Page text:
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Edward J. Clah & Melvina Murphy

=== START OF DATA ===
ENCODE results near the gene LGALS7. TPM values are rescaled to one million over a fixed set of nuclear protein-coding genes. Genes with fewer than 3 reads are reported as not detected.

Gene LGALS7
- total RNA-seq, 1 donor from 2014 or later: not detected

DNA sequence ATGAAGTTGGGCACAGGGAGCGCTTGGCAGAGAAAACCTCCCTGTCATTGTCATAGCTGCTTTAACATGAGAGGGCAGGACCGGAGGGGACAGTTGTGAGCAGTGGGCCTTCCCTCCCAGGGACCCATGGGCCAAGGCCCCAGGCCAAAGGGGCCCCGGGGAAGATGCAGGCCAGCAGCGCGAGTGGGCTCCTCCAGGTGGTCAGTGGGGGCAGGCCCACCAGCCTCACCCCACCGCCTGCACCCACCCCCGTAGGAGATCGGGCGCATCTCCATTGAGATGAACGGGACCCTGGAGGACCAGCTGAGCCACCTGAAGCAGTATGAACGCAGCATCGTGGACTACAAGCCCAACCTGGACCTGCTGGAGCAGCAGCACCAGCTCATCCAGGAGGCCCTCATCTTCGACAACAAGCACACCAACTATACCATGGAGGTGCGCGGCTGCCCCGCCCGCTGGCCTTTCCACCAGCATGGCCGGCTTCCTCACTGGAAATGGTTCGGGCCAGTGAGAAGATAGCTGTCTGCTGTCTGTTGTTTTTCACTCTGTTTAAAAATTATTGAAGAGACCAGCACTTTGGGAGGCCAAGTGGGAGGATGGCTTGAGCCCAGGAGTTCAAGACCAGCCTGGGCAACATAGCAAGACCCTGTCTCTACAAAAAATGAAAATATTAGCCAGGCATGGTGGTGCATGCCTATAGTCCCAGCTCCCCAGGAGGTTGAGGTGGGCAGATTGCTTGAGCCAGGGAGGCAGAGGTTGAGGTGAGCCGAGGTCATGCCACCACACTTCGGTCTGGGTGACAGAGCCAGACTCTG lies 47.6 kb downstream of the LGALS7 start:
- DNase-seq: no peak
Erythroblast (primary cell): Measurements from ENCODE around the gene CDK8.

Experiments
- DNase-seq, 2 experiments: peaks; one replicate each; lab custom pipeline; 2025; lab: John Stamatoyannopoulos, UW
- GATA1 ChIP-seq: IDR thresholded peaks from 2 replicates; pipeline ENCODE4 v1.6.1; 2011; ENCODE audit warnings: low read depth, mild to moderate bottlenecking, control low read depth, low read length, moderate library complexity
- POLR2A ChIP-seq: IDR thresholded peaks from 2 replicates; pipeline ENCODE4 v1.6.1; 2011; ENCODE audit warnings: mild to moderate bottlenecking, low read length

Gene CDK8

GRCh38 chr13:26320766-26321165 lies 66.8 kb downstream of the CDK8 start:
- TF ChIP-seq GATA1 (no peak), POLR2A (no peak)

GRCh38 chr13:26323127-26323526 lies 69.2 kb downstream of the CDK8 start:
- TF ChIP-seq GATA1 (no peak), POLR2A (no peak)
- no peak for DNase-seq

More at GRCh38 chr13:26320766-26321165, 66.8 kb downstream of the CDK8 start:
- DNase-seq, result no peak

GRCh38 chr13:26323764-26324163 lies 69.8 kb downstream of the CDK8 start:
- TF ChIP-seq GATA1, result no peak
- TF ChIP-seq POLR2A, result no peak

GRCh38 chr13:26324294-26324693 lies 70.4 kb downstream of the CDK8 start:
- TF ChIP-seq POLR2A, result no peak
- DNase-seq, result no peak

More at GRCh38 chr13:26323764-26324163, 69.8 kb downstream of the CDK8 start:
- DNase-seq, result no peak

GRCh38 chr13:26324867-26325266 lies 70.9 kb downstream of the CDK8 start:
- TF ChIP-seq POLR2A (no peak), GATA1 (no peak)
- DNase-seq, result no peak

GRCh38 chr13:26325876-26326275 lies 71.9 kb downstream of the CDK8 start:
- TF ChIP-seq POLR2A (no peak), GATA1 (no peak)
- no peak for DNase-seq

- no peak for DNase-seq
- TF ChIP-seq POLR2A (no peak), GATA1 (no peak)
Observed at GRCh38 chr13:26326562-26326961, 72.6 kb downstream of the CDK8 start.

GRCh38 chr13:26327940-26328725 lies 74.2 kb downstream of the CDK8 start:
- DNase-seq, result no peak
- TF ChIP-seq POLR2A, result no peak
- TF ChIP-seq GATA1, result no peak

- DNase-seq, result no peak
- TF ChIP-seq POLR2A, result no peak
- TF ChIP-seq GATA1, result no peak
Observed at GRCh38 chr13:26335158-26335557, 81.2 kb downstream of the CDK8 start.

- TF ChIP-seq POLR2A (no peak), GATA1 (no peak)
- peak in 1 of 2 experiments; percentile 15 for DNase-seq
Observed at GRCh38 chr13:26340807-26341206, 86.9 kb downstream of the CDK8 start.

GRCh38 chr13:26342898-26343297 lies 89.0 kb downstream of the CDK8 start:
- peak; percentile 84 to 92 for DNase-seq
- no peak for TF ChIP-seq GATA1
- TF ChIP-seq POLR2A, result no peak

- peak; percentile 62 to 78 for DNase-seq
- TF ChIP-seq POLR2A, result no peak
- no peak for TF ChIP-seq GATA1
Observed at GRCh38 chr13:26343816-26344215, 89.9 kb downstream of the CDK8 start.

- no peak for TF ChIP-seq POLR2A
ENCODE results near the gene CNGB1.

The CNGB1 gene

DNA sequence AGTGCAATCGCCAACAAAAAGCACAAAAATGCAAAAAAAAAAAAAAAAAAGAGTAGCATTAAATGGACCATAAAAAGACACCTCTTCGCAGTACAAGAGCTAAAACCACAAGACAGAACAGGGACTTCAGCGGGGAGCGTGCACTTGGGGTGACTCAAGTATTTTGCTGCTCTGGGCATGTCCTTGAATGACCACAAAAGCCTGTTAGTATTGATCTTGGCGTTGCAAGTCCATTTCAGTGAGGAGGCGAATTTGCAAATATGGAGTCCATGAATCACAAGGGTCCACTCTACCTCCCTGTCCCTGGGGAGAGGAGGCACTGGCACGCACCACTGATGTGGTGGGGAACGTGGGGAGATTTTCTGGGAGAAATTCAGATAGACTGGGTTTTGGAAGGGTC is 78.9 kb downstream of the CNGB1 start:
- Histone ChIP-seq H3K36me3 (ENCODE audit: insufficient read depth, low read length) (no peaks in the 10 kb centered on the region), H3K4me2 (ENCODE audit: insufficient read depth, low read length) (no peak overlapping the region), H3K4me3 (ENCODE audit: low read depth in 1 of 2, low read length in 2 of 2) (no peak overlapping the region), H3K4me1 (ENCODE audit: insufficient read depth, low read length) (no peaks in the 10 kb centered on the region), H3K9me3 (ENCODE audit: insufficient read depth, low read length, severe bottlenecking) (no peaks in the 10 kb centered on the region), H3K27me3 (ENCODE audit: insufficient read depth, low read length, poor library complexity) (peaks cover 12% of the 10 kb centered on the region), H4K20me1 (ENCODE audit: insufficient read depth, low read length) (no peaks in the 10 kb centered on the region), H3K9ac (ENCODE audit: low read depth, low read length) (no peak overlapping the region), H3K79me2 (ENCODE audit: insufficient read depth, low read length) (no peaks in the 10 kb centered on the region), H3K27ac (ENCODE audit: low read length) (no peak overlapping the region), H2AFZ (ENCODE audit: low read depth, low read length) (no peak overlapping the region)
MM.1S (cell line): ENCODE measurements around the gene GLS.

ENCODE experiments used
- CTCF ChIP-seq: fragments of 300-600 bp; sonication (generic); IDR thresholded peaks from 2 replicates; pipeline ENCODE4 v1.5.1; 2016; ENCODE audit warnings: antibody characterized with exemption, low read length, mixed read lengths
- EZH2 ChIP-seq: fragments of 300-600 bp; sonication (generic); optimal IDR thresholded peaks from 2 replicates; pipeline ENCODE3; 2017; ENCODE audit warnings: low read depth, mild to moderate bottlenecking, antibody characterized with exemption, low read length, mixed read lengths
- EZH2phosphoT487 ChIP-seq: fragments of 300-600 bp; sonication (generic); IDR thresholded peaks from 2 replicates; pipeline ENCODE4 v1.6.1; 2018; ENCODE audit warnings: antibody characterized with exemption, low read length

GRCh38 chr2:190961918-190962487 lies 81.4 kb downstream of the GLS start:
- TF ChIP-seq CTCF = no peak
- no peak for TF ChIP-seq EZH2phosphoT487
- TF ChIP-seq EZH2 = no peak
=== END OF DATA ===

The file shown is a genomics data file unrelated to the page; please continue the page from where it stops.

The Taxpayer is an enrolled tribal member of the Navajo Nation.  He is a member of the Iyanbito Chapter, about 20 miles east of Gallup, NM.  The Taxpayer’s wife is also an enrolled member of the Navajo Nation, Iyanbito Chapter.  Although she is listed in the assessments, both parties agreed that her tax obligations were not at issue.  The Taxpayer and his wife own a homesite lease with a home on Navajo Nation tribal trust land, and a home in Gallup.  The Taxpayer’s wife worked as an on-call nurse at the hospital in Gallup during the period in question, so she resided at the home in Gallup and paid New Mexico personal income taxes for the relevant period.  The Taxpayer was employed with Chevron Mining Inc.  at the McKinley Mine on the Navajo Nation from February 1992 until July 2005, and then again from 2007 through 2011.  From July 2005 through 2006, the Taxpayer worked off the Navajo Nation. The Taxpayer claimed that he lived at the Iyanbito home for tax years 2004 through 2010. During that period, the Taxpayer used the Gallup address as his mailing address, the address used for his voter registration, the address on his driver’s license, and the address to which he registered two vehicles. On his New Mexico personal income tax returns, the Taxpayer claimed an exemption for all income earned at the McKinley mine on the Navajo Nation land pursuant to Section 7-2-5.5 NMSA 1978, for New Mexico personal income tax in years 2004, 2005, 2007, 2008, 2009 and 2010.  The Taxpayer did not claim the exemption for 2006 and paid personal income tax that year. On November 28, 2011, the Department assessed the Taxpayer for personal income tax, penalty and interest for tax years 2004, 2005, 2007, 2008, 2009, 2010 and 2011. Upon receiving the assessments, the Taxpayer contacted an investigator with the Department’s Tax Fraud Division. During that conversation, the Taxpayer told the investigator that he, his wife, son and daughter lived at the Iyanbito home and had never rented it out. The Taxpayer filed a protest to the assessments. In February of 2012, the tax fraud investigator visited both of the Taxpayer’s homes and found a woman living at the Iyanbito home who said that she had been renting there for about two years. Upon doing a property record search, the investigator found a listing for another woman, who stated that she, her husband and two kids rented the Iyanbito home in 2003 through 2008, while the Taxpayer and his entire family lived in Gallup. Considering many factors, the Taxpayer failed to demonstrate that he lived within the boundaries of the Navajo Nation during the relevant period, and all evidence seemed to point his having lived in Gallup during that time. The hearing officer found that the exemption under Section 7-2-5.5 NMSA 1978 did not apply and the Taxpayer is liable for the assessed personal income tax principal, penalty and interest. The Taxpayer’s protest was denied.